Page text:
- Text Font:
- Text Size:
- Line Height:
- Line Break Height:
“I came every day. He wouldn’t open the door for me.”
I sense the couch dip as she sits beside me. “Drew?” she says softly. I feel her hand run gently through the back of my hair. “Honey?”
Her voice is so achingly worried, she reminds me of my mother. When I was a boy and sick at home, Mom would come into my room with hot chocolate and soup on a tray. She would kiss my forehead to see if it still burned with fever. She always made me feel better.
The memory and Alexandra’s similar actions bring moisture to my closed eyes.
Am I a mess or what?
“I’m fine, Alexandra,” I tell her, though I’m not sure if she hears me. My voice is lost in the sweet-scented pillow.
“I have the flu.”
I hear the opening of a pizza box and a groan as the stench of rotting cheese and sausage drifts from the container. “Not exactly the diet of someone with the flu, Little Brother.”
I hear further shuffling of beer bottles and garbage, and I know she’s starting to straighten the mess up. I’m not the only neat freak in my family.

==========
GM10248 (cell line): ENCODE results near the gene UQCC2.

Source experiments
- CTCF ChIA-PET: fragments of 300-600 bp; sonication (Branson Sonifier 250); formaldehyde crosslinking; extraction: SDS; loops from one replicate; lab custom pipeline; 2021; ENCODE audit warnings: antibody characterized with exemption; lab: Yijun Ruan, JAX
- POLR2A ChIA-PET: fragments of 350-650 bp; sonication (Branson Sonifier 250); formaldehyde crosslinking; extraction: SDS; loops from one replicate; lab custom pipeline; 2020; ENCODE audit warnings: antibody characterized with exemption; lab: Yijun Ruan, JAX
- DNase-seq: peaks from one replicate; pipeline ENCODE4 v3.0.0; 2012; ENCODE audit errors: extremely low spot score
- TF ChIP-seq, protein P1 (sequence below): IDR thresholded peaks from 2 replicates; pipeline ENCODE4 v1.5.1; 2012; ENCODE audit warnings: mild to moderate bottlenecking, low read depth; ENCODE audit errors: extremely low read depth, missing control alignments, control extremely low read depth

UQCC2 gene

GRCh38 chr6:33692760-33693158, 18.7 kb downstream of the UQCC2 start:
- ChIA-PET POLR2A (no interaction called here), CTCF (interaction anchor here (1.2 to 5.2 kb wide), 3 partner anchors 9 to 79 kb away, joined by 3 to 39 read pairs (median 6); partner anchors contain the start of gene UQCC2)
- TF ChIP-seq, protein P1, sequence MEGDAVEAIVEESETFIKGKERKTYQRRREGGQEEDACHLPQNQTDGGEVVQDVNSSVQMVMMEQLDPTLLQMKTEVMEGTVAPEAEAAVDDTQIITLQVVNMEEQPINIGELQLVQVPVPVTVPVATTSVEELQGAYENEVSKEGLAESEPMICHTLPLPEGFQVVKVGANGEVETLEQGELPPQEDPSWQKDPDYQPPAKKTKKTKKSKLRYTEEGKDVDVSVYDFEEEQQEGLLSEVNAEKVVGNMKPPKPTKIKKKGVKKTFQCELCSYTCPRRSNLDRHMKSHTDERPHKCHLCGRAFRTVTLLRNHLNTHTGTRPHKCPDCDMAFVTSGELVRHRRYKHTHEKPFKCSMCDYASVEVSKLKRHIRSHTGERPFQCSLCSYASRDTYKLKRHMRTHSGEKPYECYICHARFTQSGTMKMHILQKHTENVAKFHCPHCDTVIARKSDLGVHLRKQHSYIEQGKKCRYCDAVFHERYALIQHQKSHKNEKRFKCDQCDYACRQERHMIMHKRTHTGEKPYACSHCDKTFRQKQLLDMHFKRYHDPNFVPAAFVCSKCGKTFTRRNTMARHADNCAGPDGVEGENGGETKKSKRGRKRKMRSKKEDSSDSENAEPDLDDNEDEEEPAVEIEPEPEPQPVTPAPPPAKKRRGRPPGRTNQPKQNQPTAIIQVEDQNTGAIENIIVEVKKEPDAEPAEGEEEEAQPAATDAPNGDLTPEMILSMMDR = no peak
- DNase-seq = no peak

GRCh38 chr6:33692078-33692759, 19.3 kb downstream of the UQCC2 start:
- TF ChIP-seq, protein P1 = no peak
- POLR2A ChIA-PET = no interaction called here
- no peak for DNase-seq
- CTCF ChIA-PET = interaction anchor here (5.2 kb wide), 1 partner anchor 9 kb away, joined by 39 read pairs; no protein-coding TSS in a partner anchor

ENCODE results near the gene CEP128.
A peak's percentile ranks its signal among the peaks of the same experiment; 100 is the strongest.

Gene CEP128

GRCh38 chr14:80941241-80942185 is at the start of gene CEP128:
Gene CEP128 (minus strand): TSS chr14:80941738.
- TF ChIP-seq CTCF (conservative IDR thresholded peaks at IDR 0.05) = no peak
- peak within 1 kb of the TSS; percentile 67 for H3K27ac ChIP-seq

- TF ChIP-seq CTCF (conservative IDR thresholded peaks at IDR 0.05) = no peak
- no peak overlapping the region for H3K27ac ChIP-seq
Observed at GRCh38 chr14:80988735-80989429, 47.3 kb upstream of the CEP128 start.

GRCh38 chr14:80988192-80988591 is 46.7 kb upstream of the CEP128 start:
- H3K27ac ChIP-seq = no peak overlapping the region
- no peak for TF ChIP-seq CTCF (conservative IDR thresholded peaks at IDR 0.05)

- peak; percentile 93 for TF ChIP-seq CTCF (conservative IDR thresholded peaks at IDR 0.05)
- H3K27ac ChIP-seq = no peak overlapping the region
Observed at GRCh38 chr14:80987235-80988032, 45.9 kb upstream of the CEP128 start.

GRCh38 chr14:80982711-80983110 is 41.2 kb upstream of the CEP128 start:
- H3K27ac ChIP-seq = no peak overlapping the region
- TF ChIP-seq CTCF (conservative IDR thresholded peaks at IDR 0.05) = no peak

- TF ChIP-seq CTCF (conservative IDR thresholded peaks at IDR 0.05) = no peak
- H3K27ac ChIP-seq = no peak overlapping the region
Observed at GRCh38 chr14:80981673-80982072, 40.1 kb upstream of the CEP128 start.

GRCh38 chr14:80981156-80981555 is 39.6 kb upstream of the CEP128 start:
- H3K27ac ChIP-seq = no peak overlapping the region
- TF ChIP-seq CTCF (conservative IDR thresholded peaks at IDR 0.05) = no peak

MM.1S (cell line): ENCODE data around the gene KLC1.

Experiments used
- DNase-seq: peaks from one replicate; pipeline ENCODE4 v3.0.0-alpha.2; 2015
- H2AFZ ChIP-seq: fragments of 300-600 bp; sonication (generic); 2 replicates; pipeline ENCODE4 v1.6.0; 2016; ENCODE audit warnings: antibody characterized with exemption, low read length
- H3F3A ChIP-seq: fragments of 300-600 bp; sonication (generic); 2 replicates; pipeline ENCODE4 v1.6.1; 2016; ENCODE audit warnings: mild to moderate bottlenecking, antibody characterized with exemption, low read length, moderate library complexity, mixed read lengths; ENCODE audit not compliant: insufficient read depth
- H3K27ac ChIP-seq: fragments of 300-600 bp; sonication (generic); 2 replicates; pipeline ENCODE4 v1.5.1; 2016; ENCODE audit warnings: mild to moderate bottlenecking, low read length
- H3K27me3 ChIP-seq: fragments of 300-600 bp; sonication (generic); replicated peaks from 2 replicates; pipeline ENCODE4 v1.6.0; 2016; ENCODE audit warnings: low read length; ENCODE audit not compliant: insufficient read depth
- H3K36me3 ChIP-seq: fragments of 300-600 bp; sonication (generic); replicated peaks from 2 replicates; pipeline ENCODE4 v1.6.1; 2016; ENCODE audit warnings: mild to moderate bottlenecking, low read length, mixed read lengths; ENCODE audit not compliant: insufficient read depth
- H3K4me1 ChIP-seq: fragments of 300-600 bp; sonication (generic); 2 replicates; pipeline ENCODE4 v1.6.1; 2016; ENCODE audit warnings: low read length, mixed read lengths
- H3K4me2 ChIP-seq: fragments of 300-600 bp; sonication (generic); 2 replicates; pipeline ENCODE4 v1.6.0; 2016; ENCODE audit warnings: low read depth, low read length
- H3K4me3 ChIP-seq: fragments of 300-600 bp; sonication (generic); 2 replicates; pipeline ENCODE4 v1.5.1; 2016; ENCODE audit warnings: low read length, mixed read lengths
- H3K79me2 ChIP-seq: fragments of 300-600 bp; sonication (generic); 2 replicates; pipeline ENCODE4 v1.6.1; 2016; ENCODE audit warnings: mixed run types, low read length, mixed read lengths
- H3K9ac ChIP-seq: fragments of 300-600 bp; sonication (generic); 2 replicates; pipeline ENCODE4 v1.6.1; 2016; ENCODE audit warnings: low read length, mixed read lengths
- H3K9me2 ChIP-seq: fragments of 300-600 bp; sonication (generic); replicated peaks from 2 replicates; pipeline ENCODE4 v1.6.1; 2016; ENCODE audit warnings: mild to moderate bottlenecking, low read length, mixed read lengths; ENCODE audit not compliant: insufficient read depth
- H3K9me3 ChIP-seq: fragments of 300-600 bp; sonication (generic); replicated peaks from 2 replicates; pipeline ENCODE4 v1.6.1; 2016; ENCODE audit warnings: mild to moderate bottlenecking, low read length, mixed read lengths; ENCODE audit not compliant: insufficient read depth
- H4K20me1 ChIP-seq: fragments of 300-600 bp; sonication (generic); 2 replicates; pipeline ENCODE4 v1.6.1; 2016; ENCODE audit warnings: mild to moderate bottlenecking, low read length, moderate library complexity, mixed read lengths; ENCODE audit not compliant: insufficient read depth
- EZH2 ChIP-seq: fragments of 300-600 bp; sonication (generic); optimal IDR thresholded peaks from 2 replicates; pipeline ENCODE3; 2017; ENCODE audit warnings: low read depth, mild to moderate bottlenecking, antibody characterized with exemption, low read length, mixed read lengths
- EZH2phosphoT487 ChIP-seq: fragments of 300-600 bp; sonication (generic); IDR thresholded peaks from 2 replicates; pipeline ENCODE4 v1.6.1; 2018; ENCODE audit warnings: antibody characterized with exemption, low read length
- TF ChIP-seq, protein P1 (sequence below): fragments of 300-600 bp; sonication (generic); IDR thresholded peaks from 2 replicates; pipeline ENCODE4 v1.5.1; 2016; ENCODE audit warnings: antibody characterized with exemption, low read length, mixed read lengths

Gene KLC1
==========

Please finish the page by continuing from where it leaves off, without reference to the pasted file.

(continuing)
“Oh, that’s just wrong!” She inhales sharply, and, judging by the stink that joins the putrid pizza aroma, I’m thinking she just opened a three-day-old ice cream container that wasn’t as empty as I’d thought.
“Drew.” She shakes my shoulders gently.
I give in and sit up, rubbing the exhaustion from my eyes as I do.
“Talk to me,” she begs. “What’s going on? What happened?”
As I look at the troubled expression of my big bitch of a sister, I’m thrown twenty-two years back in time. I’m six years old and my hamster, Mr. Wuzzles, has just died. And just like on that day, the painful truth is ripped from my lungs.
“It finally happened.”
“What you’ve been wishing on me all these years,” I whisper. “I fell in love.”
I look up to see the smile form. It’s what she’s always wanted for me. She’s been married to Steven forever, has been in love with him for even longer. So she’s never agreed with the way I live my life and can’t wait for me to settle down. To find someone to take care of me, the way she takes care of Steven. The way our mother still takes care of our dad.
But I told her it would never happen— it wasn’t what I wanted. Why bring a book to the library? Why bring sand to the beach? Why buy the cow when you get the milk for free?
Are you starting to see the picture here?
So I see her beginning to smile, when, in a small voice that I don’t even recognize, I say, “She’s marrying someone else. She didn’t . . . she didn’t want me, Lex.”